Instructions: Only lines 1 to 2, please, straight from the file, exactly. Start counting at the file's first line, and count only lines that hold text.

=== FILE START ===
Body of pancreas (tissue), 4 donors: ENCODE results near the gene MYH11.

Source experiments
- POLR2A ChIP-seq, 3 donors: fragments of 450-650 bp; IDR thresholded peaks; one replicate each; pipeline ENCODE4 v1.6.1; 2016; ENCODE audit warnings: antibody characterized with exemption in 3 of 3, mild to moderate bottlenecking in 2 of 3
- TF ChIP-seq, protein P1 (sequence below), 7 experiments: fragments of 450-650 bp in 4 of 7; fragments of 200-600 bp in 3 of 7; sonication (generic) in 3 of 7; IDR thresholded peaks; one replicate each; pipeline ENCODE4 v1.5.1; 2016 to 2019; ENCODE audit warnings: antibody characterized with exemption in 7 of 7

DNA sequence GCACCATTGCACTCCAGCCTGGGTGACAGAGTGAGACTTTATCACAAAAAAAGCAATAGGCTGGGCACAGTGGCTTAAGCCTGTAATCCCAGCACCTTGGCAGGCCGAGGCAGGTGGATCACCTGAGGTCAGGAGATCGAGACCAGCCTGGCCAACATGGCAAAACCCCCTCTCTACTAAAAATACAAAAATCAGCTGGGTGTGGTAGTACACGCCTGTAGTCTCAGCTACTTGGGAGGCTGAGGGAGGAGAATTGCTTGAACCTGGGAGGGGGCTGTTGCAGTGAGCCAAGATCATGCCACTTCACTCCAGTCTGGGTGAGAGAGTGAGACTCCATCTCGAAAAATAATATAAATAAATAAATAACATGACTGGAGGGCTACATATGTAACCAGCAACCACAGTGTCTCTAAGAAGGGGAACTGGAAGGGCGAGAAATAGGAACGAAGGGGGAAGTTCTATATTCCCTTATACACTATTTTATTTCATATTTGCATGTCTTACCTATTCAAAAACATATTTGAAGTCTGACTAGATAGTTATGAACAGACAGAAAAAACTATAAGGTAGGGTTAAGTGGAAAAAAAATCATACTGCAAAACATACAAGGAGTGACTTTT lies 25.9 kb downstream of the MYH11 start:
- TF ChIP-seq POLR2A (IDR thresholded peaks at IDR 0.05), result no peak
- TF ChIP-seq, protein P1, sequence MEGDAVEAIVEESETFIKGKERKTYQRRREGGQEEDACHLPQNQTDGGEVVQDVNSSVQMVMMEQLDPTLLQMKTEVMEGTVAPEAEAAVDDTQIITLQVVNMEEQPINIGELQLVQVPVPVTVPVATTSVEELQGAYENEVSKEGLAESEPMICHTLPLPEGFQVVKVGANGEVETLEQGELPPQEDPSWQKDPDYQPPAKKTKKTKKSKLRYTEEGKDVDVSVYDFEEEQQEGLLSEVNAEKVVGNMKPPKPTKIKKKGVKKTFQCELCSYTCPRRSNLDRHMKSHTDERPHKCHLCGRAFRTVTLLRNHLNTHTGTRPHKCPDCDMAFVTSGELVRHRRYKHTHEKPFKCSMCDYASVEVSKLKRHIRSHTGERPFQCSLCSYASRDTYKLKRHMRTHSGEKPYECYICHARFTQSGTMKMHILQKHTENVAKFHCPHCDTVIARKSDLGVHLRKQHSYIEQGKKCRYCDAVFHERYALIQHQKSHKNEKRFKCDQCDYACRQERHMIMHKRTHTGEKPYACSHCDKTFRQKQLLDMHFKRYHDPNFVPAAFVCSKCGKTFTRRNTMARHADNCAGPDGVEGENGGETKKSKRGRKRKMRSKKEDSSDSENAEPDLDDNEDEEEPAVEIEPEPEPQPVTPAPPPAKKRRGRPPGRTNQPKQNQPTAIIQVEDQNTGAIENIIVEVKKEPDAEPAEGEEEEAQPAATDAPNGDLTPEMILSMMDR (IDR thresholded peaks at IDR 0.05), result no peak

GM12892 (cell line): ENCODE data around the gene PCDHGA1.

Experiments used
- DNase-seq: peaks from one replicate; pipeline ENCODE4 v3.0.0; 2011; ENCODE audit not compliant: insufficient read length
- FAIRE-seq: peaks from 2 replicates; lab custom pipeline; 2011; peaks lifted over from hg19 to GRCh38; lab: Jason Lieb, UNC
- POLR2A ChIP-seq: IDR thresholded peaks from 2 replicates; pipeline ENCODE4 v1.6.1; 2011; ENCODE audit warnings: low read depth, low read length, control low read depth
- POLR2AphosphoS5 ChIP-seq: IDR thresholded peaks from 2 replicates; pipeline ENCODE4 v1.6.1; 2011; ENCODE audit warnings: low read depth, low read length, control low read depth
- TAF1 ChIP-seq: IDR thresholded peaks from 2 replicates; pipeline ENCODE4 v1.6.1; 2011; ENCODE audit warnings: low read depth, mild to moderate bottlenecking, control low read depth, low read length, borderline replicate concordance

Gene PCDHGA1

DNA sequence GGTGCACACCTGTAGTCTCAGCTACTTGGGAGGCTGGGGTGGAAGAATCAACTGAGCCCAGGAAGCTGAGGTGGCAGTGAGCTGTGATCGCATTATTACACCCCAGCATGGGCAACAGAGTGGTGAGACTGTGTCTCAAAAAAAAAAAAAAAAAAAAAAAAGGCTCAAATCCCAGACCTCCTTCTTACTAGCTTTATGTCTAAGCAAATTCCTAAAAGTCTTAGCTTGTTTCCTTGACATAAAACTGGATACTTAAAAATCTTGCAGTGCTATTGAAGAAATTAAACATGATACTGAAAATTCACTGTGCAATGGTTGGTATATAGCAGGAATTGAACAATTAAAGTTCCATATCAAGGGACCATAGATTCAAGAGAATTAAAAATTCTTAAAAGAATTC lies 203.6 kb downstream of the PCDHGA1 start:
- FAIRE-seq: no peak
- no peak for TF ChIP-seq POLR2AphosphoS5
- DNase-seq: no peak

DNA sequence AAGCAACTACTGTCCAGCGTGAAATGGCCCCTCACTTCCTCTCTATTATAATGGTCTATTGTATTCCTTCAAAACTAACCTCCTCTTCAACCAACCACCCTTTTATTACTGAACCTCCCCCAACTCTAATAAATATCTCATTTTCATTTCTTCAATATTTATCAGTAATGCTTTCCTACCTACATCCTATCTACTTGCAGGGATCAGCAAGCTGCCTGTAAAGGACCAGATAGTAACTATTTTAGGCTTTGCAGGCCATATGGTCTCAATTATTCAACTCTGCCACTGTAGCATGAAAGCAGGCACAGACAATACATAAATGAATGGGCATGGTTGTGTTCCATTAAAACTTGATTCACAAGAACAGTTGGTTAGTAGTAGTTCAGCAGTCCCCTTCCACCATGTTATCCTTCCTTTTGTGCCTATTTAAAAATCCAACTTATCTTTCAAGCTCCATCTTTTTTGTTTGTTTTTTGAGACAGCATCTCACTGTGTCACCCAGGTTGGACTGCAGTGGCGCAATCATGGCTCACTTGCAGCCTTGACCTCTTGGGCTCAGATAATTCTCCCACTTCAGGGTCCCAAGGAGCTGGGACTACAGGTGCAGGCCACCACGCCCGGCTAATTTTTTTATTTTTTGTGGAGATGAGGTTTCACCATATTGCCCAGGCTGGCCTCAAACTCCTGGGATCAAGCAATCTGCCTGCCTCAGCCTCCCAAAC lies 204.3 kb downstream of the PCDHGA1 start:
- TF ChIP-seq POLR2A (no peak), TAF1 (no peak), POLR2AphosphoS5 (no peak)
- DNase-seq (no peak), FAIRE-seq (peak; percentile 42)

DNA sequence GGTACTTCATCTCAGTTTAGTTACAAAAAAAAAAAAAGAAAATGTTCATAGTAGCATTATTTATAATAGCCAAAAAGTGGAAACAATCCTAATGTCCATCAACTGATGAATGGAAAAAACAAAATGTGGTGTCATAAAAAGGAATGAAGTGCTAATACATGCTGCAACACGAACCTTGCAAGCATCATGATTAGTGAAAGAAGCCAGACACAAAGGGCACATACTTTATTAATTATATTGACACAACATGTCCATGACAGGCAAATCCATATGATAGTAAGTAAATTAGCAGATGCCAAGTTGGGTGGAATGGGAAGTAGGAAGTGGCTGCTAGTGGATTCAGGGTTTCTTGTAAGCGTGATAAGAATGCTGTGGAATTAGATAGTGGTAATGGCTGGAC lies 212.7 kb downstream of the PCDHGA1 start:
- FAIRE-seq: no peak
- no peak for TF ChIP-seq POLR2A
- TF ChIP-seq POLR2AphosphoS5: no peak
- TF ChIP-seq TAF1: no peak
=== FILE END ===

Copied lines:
Body of pancreas (tissue), 4 donors: ENCODE results near the gene MYH11.

Source experiments